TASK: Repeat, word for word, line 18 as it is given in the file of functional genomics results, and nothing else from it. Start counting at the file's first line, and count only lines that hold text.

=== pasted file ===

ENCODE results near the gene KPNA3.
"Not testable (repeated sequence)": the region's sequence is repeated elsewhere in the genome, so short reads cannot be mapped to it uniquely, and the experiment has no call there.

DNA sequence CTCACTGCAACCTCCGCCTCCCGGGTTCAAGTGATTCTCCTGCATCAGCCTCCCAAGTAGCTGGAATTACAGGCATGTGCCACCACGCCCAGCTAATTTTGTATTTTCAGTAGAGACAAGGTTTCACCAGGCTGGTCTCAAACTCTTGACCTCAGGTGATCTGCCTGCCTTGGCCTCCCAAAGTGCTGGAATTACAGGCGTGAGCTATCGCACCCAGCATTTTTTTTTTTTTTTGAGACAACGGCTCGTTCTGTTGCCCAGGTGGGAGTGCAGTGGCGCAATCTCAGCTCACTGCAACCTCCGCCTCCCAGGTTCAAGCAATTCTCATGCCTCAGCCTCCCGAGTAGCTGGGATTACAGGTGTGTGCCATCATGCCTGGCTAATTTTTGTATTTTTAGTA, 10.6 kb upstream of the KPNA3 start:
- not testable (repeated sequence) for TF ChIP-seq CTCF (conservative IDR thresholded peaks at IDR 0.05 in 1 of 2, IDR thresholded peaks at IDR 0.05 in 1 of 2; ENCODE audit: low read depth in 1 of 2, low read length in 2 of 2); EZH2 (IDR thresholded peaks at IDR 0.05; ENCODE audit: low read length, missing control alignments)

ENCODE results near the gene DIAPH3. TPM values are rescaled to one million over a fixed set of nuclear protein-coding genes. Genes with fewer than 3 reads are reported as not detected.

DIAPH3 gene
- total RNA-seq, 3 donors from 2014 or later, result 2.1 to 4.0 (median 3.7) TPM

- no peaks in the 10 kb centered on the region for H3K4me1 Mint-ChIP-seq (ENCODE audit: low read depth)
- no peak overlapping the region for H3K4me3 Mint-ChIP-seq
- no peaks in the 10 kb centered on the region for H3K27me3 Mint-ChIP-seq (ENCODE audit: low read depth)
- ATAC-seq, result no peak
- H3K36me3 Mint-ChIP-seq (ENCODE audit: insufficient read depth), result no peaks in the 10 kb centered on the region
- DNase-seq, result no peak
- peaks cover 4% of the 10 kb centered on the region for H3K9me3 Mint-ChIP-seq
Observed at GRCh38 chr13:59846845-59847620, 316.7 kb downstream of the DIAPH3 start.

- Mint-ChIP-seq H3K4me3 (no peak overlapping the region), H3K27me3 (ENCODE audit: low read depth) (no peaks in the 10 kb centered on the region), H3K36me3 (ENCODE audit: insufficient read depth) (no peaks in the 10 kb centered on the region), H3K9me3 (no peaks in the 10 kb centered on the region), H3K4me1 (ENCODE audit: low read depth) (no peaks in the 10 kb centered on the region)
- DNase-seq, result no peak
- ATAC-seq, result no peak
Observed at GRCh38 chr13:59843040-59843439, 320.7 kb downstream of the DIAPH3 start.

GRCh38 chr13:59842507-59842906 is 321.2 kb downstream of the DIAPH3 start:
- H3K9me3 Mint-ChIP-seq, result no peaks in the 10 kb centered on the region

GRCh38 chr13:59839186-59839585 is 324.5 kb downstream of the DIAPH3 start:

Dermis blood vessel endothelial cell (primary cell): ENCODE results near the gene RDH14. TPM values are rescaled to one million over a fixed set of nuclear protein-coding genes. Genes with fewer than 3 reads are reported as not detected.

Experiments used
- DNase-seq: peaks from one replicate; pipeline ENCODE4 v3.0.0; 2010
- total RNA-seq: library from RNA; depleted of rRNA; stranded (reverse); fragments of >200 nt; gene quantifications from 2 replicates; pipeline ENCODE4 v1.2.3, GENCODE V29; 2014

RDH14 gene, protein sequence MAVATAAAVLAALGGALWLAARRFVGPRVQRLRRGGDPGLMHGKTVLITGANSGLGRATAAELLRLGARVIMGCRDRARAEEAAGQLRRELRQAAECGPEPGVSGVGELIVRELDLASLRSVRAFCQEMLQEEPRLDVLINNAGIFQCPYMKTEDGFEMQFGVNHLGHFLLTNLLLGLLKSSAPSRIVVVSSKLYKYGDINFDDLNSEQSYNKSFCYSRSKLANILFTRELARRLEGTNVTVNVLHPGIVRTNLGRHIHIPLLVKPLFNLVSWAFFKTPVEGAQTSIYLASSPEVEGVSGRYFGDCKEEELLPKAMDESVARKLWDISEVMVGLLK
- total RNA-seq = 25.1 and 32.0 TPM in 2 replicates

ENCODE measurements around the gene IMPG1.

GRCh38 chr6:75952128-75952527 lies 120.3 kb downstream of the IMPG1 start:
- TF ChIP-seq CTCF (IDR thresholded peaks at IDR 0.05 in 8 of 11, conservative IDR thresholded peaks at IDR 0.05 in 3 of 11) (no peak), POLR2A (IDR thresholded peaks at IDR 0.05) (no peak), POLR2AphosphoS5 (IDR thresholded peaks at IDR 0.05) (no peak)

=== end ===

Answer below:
- ATAC-seq, result no peak